Ironbridge Gorge Museum Trust & the Worshipful Company of Marketors

Founded in 1967, the Ironbridge Gorge Museum Trust Ltd is a registered charity whose twin aims are education and heritage conservation.  The Trust cares for 36 scheduled monuments and listed buildings within the UNESCO Ironbridge Gorge World Heritage Site and operates 10 award-winning museums, which collectively tell the story of the Ironbridge Gorge’s universal significance for its unique role in the development of the Industrial Revolution.  These museums receive around 500,000 visits a year, including 70,000 school visits. The Trust employs over 200 staff and has over 500 volunteers. As well as 10 museums, the sites in the Trust’s care include a research library, a tourist information centre, two youth hostels, archaeological monuments, historic woodlands, housing, two chapels, and two Quaker burial grounds.

As one of the largest independent museums in the world, Ironbridge is in the privileged position of having its entire and multi-themed collections Designated of national importance. They include: decorative ceramics especially Coalport and Caughley china and decorative tiles, social history, ironwork, Broseley tobacco pipes, the Elton Collection of international art relating to the Industrial Revolution, historic costume, a nationally important research library and archive, archaeology, geology and oral history recordings. The Trust is in the unique position of being able to use its collections, many within their place of production, together with the landscape and buildings to tell the evolving story of the Ironbridge Gorge and how it became known internationally as the Birthplace of Industry.

The events that happened over 300 years ago in this small part of Shropshire had world changing significance, which is recognised today by the Ironbridge Gorge’s World Heritage Site (WHS) status. As one of the UK’s first WHSs, the Gorge was designated by UNESCO in 1986 along with six other sites including Stonehenge and the Giants Causeway. The social, business and financial impacts of the historic events in Ironbridge have unquestionably spread out across the world.

From an area that was once filled with fire, smoke and deafening furnaces and machinery, the Gorge is now a beautiful, tranquil and very green place with the natural landscape dominated by the heavily broadleaved wooded steep river valley of the River Severn.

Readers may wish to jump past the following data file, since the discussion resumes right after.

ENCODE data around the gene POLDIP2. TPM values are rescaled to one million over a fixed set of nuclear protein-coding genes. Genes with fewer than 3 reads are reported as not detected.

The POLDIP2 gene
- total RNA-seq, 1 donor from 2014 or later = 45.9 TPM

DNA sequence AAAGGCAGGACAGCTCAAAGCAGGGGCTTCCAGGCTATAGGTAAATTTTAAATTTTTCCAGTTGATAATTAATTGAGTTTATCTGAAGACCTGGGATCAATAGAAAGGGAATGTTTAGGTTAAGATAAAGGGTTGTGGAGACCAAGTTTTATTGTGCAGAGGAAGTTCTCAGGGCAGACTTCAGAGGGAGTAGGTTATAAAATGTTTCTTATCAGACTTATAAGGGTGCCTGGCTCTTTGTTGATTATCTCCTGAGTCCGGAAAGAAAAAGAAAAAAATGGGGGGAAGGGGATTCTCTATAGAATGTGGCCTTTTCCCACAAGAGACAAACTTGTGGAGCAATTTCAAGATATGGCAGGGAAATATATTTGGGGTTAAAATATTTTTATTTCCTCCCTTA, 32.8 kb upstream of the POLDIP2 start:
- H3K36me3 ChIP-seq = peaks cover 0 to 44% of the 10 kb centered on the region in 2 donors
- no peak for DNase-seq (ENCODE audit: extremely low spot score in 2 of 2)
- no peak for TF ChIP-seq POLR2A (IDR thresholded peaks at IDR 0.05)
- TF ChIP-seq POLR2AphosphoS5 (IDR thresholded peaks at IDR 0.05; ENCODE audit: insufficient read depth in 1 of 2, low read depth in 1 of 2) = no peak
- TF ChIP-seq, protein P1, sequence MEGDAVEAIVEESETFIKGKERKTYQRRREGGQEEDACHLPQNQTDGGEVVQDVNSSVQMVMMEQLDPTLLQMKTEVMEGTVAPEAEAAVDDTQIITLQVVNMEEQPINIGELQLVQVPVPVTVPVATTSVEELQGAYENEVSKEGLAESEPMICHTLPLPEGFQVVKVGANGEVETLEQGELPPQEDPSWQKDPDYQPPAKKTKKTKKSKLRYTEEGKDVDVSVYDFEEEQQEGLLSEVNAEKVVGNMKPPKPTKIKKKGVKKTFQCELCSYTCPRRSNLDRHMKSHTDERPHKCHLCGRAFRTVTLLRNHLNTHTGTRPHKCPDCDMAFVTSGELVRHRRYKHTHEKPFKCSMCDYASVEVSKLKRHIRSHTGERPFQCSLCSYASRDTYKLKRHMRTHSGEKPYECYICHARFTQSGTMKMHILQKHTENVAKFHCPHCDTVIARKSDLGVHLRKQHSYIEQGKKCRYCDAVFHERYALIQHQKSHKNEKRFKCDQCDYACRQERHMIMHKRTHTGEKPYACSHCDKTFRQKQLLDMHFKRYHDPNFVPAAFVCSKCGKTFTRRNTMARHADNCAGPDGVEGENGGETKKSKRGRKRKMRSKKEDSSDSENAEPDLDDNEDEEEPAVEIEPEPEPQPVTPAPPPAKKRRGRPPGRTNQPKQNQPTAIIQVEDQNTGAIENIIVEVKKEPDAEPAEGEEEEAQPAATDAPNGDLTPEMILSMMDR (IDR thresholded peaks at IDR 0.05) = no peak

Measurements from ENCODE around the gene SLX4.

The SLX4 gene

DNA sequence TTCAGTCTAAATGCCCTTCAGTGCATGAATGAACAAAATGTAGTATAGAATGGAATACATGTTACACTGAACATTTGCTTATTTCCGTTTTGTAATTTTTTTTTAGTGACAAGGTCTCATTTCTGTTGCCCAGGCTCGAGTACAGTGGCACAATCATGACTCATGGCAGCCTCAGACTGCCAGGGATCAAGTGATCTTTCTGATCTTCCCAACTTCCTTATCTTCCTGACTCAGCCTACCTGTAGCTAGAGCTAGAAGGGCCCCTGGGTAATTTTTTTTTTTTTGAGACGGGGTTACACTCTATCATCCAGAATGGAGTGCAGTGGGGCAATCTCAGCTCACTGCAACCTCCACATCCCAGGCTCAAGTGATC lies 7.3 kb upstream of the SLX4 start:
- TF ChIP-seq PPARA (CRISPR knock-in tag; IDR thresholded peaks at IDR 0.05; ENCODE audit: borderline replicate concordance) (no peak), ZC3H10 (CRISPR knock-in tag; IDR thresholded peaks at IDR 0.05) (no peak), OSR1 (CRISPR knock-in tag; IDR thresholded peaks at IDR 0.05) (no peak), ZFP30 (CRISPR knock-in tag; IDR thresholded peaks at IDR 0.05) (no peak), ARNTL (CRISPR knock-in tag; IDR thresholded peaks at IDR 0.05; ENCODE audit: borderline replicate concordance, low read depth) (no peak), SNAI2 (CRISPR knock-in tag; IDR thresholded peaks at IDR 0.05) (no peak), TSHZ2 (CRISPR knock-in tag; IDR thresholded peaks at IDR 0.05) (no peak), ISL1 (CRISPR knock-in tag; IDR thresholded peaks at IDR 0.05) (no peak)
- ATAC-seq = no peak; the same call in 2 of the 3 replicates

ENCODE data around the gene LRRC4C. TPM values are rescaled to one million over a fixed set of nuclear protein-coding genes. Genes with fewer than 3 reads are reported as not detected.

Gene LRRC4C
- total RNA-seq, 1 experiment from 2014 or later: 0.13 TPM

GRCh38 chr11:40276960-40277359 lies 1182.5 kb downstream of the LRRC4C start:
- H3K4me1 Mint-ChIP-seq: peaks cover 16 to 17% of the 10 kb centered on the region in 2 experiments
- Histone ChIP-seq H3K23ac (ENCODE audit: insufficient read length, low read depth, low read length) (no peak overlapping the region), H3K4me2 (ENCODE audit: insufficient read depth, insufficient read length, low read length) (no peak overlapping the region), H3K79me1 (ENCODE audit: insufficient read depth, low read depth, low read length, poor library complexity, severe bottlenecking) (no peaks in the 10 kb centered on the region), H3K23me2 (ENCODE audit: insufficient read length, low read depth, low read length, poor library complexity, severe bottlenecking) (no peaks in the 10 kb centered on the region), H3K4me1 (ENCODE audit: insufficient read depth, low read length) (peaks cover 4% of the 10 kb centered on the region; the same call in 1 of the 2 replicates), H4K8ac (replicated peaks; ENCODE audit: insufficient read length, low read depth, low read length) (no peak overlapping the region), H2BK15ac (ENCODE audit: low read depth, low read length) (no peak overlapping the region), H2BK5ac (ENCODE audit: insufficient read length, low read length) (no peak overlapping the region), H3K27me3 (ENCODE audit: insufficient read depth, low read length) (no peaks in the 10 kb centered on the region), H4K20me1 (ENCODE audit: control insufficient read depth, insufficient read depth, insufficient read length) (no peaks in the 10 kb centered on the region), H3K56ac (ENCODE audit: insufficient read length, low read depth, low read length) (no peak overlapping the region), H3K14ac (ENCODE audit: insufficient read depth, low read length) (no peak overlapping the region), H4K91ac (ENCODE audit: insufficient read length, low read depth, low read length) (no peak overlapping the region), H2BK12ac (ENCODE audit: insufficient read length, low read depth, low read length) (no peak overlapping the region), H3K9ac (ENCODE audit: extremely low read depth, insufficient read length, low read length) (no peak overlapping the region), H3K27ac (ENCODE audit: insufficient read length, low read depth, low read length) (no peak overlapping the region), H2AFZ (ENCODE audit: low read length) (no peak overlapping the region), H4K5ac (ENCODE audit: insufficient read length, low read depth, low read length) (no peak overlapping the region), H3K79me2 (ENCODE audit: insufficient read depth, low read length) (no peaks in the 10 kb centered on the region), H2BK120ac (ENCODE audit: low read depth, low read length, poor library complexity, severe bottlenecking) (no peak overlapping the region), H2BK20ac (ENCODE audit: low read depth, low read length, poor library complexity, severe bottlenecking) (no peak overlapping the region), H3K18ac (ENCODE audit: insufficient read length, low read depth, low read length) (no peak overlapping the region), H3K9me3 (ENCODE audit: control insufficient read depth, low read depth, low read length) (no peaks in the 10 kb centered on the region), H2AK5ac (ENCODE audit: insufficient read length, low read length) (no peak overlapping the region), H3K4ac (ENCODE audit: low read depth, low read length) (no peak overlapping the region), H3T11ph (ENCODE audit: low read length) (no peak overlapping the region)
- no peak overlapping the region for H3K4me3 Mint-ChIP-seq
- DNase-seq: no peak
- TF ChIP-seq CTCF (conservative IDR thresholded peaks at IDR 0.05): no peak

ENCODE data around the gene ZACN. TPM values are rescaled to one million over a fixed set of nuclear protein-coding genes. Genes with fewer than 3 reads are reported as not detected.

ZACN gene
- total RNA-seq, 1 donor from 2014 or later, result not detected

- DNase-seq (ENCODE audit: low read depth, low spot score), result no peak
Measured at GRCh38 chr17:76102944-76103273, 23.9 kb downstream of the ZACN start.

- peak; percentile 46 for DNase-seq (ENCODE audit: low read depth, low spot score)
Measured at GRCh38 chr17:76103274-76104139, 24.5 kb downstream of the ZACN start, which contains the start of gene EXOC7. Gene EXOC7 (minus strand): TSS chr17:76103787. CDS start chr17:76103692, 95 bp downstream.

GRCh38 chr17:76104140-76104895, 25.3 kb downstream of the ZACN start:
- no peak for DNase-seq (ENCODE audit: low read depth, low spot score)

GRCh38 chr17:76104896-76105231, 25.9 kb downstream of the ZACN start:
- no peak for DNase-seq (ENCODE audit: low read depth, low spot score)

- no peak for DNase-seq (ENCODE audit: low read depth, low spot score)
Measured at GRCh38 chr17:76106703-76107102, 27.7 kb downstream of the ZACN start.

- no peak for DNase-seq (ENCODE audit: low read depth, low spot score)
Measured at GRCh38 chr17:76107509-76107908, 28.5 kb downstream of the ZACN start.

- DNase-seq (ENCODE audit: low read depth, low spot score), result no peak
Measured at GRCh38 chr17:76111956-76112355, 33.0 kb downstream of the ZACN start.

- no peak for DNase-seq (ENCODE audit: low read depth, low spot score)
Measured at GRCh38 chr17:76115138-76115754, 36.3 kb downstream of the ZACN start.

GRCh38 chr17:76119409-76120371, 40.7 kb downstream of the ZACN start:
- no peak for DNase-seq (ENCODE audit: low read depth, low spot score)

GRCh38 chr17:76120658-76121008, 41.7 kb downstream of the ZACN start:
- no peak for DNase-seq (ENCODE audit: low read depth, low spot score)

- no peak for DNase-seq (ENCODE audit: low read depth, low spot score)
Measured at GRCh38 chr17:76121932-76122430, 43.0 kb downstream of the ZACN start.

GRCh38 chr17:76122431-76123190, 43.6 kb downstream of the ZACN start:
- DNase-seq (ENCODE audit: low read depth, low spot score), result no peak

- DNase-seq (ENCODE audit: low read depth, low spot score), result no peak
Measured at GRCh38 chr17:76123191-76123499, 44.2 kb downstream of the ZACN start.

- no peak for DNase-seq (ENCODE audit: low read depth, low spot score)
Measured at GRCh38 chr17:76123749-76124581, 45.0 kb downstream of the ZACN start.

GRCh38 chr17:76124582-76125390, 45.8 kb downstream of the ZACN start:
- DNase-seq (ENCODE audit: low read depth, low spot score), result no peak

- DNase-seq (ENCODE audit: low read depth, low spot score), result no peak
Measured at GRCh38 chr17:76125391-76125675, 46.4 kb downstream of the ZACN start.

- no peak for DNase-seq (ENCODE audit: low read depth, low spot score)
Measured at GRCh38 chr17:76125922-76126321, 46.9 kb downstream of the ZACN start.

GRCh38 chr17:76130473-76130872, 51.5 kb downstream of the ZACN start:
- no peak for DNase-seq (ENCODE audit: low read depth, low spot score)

Within the World Heritage Site are substantial remains of furnaces, works, dwellings and transport systems together with extensive collections of artefacts and archives relating to the individuals, communities, processes and products that made this area so important. These are brought to life through each of the Trust’s 10 museums using exhibitions, demonstrations, hands-on activities and costumed staff and volunteers.

The Trust enjoys a relationship with the London Livery Companies that goes back over 35 years and culminates each year with an annual Livery Weekend at Ironbridge This was started by the late Sir Peter Gadsden, Lord Mayor of London 1978-80. Having grown up in Shropshire he undertook a visit to the Museum in his Mayoral year and became fascinated by Ironbridge. He subsequently founded the London Committee of the Trust and started the Livery Day in 1983. It has since grown and developed and as word spread more London Livery Companies started to attend and the event expanded to become the full weekend of activities that it is today, with nearly 100 Companies and Guilds attending.

Connections between Ironbridge and the City of London date back much further than the 35 years that the Livery Companies have been visiting the Museums. Abraham Darby III, the Quaker Ironmaster who built the Iron Bridge was given the Freedom of the City in 1775. The Industrial Revolution took place in Britain due to the stable social and political conditions, raw materials, mercantile power and available capital. To this could be added the genius of invention and an abundance of skills nurtured by the Guilds and Livery Companies.

Since the beginning of the Livery Weekends the Livery Companies have donated approximately £580,000 to Ironbridge in cash and in-kind donations. Donations from Livery Companies have supported many of the Museums, projects, developments and education programmes at Ironbridge.

Over the last four years the Worshipful Company of Marketors, as an Outreach marketing project, has provided support to the Trust’s Chief Executive with advice about the preparation of the Trust’s new Strategic Plan. Anna Brennand, the Chief Executive, said ‘At a time of significant change for the Trust, working with Glyn Cartwright from the Worshipful Company of Marketors has provided me with invaluable support and professional expertise in developing a new Strategic Plan for the Trust. It has been such a pleasure to have access to an experienced practitioner in Glyn, and through his open and insightful way of working, combined with his constructive challenge to what I proposed, it has enabled me to focus on the right areas and improve the way we work’.